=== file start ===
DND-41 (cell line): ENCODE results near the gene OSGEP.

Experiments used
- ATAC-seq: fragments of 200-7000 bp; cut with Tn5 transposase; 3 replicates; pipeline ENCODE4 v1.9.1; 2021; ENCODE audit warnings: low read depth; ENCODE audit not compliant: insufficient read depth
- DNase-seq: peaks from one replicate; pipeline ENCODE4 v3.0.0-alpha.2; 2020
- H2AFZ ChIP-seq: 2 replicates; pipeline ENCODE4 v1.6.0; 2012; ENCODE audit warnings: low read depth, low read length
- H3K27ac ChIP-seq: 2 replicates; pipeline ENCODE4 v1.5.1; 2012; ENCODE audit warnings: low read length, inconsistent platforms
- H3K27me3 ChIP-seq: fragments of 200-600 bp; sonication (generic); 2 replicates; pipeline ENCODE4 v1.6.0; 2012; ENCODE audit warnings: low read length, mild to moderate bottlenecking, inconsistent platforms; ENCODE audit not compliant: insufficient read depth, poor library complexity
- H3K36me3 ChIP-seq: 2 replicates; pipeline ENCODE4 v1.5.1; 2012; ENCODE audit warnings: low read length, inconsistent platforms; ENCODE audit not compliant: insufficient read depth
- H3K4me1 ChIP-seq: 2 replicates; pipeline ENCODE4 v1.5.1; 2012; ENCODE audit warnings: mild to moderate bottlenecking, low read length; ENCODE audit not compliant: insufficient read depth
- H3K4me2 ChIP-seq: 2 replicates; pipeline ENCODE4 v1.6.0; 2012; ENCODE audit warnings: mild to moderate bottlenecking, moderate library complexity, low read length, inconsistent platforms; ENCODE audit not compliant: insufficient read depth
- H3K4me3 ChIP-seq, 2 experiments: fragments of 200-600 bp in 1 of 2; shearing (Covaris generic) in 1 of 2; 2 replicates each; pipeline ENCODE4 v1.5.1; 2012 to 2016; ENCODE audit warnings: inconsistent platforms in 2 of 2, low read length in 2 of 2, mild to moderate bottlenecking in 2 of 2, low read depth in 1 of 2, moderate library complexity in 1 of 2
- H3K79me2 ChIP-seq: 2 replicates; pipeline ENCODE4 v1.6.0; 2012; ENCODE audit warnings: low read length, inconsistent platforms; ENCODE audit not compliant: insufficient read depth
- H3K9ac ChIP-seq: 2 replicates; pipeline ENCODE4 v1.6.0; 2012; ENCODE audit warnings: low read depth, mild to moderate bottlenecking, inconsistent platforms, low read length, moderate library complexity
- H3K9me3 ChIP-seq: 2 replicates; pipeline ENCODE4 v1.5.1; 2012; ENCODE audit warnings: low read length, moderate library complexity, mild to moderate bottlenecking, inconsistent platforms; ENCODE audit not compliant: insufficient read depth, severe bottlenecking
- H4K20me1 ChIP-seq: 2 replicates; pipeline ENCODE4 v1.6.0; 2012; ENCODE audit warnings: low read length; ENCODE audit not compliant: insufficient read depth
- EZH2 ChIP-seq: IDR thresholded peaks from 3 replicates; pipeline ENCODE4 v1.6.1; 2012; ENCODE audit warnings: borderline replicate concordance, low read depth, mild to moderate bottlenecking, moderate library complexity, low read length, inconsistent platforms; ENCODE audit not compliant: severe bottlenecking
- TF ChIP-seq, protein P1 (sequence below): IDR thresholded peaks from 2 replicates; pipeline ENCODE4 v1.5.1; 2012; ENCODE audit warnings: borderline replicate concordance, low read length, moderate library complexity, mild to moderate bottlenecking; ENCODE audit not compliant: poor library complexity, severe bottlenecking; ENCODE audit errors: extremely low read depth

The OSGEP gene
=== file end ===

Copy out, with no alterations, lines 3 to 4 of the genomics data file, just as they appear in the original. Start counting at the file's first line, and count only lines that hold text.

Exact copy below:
- ATAC-seq: fragments of 200-7000 bp; cut with Tn5 transposase; 3 replicates; pipeline ENCODE4 v1.9.1; 2021; ENCODE audit warnings: low read depth; ENCODE audit not compliant: insufficient read depth
- DNase-seq: peaks from one replicate; pipeline ENCODE4 v3.0.0-alpha.2; 2020